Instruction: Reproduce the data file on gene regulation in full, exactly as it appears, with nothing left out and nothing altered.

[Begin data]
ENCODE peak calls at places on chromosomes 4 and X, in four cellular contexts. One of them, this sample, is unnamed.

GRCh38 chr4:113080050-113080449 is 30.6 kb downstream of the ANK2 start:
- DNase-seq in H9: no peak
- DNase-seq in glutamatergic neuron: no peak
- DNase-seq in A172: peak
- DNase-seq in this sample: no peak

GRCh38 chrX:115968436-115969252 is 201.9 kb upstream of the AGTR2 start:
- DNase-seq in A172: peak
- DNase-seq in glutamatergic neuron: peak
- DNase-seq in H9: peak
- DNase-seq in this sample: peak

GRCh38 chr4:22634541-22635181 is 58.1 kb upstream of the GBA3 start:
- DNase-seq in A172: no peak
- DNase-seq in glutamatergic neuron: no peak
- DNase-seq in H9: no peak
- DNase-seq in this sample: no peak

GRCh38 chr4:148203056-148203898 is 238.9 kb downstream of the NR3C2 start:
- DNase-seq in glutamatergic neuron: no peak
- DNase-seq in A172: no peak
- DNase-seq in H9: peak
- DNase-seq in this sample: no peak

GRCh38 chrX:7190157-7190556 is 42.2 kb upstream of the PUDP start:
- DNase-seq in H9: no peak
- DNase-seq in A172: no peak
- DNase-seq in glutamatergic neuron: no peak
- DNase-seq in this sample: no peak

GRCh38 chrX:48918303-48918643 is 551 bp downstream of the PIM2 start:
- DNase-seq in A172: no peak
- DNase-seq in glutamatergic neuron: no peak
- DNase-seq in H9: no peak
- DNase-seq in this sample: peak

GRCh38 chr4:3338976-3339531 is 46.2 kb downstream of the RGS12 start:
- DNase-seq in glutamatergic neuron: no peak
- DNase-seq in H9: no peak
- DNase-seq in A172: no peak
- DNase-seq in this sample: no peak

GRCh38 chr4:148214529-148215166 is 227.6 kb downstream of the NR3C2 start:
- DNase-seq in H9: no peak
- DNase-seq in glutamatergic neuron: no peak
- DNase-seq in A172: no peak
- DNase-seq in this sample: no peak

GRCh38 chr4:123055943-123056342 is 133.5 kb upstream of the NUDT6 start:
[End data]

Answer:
ENCODE peak calls at places on chromosomes 4 and X, in four cellular contexts. One of them, this sample, is unnamed.

GRCh38 chr4:113080050-113080449 is 30.6 kb downstream of the ANK2 start:
- DNase-seq in H9: no peak
- DNase-seq in glutamatergic neuron: no peak
- DNase-seq in A172: peak
- DNase-seq in this sample: no peak

GRCh38 chrX:115968436-115969252 is 201.9 kb upstream of the AGTR2 start:
- DNase-seq in A172: peak
- DNase-seq in glutamatergic neuron: peak
- DNase-seq in H9: peak
- DNase-seq in this sample: peak

GRCh38 chr4:22634541-22635181 is 58.1 kb upstream of the GBA3 start:
- DNase-seq in A172: no peak
- DNase-seq in glutamatergic neuron: no peak
- DNase-seq in H9: no peak
- DNase-seq in this sample: no peak

GRCh38 chr4:148203056-148203898 is 238.9 kb downstream of the NR3C2 start:
- DNase-seq in glutamatergic neuron: no peak
- DNase-seq in A172: no peak
- DNase-seq in H9: peak
- DNase-seq in this sample: no peak

GRCh38 chrX:7190157-7190556 is 42.2 kb upstream of the PUDP start:
- DNase-seq in H9: no peak
- DNase-seq in A172: no peak
- DNase-seq in glutamatergic neuron: no peak
- DNase-seq in this sample: no peak

GRCh38 chrX:48918303-48918643 is 551 bp downstream of the PIM2 start:
- DNase-seq in A172: no peak
- DNase-seq in glutamatergic neuron: no peak
- DNase-seq in H9: no peak
- DNase-seq in this sample: peak

GRCh38 chr4:3338976-3339531 is 46.2 kb downstream of the RGS12 start:
- DNase-seq in glutamatergic neuron: no peak
- DNase-seq in H9: no peak
- DNase-seq in A172: no peak
- DNase-seq in this sample: no peak

GRCh38 chr4:148214529-148215166 is 227.6 kb downstream of the NR3C2 start:
- DNase-seq in H9: no peak
- DNase-seq in glutamatergic neuron: no peak
- DNase-seq in A172: no peak
- DNase-seq in this sample: no peak

GRCh38 chr4:123055943-123056342 is 133.5 kb upstream of the NUDT6 start: